The EU Court of Justice (CJEU) has upheld the controversial Article 17 of the Copyright Directive, meaning platforms will be directly liable for – and responsible for removing – copyrighted content uploaded to their sites.
The ruling by the EU’s top court constitutes a dismissal of a case brought by Poland in 2019, in which the court was asked to annul provisions in Article 17 that Warsaw argued would infringe upon freedoms of expression and information.
Article 17 of the 2019 Directive introduces liability on content-sharing service providers for copyrighted content uploaded to their platforms by users. To avoid this liability, providers are obligated to take action to prevent such illegal uploads.
The measure has proved controversial given the likelihood of automated content recognition tools being used to undertake this task. Critics of the obligation have argued that this could also result in the removal of legal content, particularly in cases such as parody, where tools might not be able to make an accurate distinction between what is and is not lawful.
Opposition to the measure was so strong that mass protests against its implementation were seen in a number of countries in 2019.
The overall transposition of the Directive, however, has been slow as only 12 of the 27 member states codified it into national law so far.
The court ruling acknowledged the likely need for automated tools to conduct the kind of content reviews “de facto required” by Article 17 but also recognises the potential infringement on users’ freedoms of expression and information.
“This ruling is very important”, Marco Scialdone, head of litigation at Euroconsumers, told EURACTIV. “It clearly states that the use of automatic filters risks not adequately distinguishing between illegal content and content lawful.”
The court noted that limits have been placed on the measures that platforms may take when it comes to implementing the Article’s obligations, notably, for instance, through guarantees that users can upload parody or pastiche content and that platforms will not implement general monitoring obligations.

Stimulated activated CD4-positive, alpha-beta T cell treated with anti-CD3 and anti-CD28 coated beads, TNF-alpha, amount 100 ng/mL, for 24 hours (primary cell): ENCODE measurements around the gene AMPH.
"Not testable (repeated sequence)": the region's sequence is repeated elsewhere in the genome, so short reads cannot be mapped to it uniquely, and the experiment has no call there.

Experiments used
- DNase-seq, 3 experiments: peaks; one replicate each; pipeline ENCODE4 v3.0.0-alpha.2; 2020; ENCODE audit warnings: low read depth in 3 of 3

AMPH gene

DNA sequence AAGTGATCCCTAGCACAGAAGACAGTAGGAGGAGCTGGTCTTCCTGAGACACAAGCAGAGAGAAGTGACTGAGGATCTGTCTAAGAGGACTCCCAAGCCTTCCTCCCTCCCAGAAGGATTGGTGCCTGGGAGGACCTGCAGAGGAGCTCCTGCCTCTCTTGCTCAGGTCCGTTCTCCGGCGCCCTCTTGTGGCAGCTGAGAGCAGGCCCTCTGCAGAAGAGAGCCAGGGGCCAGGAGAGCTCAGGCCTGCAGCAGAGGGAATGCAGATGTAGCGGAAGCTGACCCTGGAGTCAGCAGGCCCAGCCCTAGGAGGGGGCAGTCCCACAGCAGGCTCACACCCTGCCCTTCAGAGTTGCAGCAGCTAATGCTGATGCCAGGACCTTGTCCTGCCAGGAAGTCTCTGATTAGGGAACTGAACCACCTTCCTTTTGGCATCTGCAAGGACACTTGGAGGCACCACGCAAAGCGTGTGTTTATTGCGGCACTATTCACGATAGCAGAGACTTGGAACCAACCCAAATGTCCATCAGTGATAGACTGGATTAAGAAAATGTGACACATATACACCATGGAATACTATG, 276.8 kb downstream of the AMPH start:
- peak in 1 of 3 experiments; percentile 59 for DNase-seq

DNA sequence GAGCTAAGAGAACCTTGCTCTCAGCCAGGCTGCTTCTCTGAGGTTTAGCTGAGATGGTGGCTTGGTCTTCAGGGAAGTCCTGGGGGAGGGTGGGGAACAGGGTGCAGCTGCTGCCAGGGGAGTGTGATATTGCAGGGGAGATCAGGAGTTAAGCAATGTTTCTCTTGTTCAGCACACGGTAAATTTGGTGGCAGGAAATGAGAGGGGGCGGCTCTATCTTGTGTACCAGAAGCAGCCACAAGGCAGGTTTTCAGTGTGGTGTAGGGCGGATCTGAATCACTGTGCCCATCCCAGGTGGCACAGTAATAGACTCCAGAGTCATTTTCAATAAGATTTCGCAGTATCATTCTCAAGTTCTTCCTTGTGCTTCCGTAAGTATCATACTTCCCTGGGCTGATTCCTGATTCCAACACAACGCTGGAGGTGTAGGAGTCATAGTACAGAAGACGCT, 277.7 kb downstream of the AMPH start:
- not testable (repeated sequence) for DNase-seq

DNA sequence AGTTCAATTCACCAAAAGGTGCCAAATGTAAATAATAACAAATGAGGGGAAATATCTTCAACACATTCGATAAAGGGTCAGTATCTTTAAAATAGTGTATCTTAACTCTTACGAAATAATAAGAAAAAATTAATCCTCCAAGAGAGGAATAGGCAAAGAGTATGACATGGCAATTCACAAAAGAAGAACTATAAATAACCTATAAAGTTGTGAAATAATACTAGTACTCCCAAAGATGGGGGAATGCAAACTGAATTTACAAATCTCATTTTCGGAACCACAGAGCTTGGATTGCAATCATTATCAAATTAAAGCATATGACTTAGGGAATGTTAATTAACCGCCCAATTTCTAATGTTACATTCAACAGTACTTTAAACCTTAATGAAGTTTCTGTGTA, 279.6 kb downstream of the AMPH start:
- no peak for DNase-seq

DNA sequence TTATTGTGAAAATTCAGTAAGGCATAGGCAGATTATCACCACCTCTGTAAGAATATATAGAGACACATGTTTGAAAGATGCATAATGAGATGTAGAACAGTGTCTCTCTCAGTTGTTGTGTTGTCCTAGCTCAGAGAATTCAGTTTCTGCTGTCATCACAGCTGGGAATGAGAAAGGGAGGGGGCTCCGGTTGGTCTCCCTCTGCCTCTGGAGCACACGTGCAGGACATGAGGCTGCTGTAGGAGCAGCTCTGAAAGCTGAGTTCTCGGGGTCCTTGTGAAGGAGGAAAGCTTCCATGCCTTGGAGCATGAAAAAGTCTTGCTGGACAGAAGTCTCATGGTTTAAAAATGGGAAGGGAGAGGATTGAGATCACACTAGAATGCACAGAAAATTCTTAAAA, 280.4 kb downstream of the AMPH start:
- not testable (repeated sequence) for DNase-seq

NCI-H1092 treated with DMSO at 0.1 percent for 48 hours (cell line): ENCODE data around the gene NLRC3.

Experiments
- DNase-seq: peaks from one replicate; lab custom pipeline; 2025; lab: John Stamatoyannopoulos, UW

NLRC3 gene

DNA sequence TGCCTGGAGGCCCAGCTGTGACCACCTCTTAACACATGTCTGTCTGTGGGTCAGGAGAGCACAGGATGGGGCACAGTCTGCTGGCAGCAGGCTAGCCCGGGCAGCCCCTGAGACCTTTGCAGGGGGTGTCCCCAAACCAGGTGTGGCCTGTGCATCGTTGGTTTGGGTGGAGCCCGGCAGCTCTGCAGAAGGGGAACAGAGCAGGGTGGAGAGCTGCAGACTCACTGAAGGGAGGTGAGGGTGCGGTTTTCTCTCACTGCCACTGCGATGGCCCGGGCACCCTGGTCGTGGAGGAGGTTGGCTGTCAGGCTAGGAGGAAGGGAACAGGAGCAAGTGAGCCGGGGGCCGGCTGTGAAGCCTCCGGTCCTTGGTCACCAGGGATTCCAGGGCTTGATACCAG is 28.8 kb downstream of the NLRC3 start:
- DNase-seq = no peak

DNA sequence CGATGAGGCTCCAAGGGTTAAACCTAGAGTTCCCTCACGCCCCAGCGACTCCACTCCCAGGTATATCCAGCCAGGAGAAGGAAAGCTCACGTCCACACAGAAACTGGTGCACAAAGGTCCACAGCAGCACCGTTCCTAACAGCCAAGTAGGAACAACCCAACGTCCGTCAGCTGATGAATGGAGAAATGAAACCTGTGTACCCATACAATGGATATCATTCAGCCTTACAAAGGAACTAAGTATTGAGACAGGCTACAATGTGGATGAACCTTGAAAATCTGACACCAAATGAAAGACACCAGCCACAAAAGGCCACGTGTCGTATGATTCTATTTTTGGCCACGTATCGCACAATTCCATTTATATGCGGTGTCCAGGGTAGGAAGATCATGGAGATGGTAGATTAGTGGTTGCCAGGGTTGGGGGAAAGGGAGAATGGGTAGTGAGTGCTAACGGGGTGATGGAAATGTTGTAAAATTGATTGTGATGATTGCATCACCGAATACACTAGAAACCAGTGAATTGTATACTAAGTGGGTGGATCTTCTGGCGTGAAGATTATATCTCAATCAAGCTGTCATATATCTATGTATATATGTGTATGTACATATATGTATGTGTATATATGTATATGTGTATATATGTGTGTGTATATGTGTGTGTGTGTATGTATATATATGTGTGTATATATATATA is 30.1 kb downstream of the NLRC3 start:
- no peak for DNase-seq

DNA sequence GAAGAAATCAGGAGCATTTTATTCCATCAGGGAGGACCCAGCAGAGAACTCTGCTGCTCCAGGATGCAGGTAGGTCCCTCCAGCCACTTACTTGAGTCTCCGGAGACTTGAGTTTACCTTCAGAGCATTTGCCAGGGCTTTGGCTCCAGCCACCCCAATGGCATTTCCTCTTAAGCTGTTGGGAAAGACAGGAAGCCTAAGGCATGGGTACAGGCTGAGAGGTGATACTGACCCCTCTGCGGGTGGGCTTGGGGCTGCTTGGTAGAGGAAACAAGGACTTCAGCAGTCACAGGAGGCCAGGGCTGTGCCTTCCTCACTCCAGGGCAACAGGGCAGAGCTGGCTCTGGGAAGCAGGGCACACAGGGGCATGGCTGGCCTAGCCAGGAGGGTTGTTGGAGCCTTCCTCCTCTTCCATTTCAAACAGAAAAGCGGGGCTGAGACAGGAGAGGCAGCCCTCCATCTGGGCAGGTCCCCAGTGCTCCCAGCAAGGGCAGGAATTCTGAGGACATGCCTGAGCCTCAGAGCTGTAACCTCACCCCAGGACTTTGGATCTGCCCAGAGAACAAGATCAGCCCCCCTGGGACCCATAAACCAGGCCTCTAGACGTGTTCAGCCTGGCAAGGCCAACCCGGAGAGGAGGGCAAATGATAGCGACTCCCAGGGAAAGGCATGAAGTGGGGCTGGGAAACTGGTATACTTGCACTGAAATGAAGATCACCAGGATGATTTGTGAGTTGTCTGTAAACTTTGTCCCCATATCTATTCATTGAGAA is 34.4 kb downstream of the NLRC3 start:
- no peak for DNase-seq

It also concluded that the liability regime established by the Directive “has been accompanied by appropriate safeguards by the EU legislature in order to ensure respect for the right to freedom of expression and information of the users of those services” and that a fair balance between these rights and intellectual property has been struck.
Eleonora Rosati, the director of the Institute for Intellectual Property at Stockholm University, told EURACTIV the most important aspect of the ruling was “that the CJEU has held blocking of lawful content disproportionate and, thus, illegal”.
“This is a key clarification, as it rules out the possibility that content is blocked ex-ante and then reinstated only ex-post, after a complaint is resolved.”
The legal implications of the ruling will mainly fall on the member states. Those that have already transposed the directive will have to adapt their national laws accordingly, whereas those that have not will need to put the necessary legal safeguards in place.
Euroconsumers’ Scialdone added that the ruling “imposes a particular diligence on the online content-sharing service providers to be fully respectful of the new regulation foreseen by Article 17 of the directive”.
“Big players will have no particular problems in achieving this reconciliation also because most of the contents will be previously authorised through agreements with the rights holders.”
In reaction to the ruling, a Polish government official told EURACTIV that “for the moment, we can generally say that although the complaint was dismissed, the CJEU took into account a lot of Poland’s arguments.”
Today’s ruling follows an opinion by the CJEU’s Advocate General last June, which recommended that Warsaw’s case be rejected but noted the risk of the “over-blocking” of content, urging that platforms respect certain exemptions and only remove content considered “manifestly infringing”, rather than taking preventative measures in unclear situations.
The decision also builds on another CJEU ruling from last June, which dealt with the conditions under which providers would be exempted from copyright liability and found that platforms would not be considered responsible for illegal content posted by their users unless they actively contributed to making it available.
In this ruling, however, the court noted that its decision did not concern, and therefore did not necessarily invalidate, Article 17.
Angela Mills Wade, executive director of the European Publishers’ Council (EPC), told EURACTIV that the EPC welcomed the ruling, “which fully vindicates the protections laid down in the directive. We now look forward to the full application of the directive”.
Based on the Advocate General’s opinion and this prior case, legal experts are hardly surprised by the new judgment. Still, freedom of expression advocates voiced regret that the use of upload filters in enforcing copyright has not been dismissed entirely.
For former MEP Felix Reda, the ruling “shows that the few EU countries that have introduced specific safeguards against the blocking of legal content have taken the correct approach.”
[Edited by Luca Bertuzzi/Zoran Radosavljevic]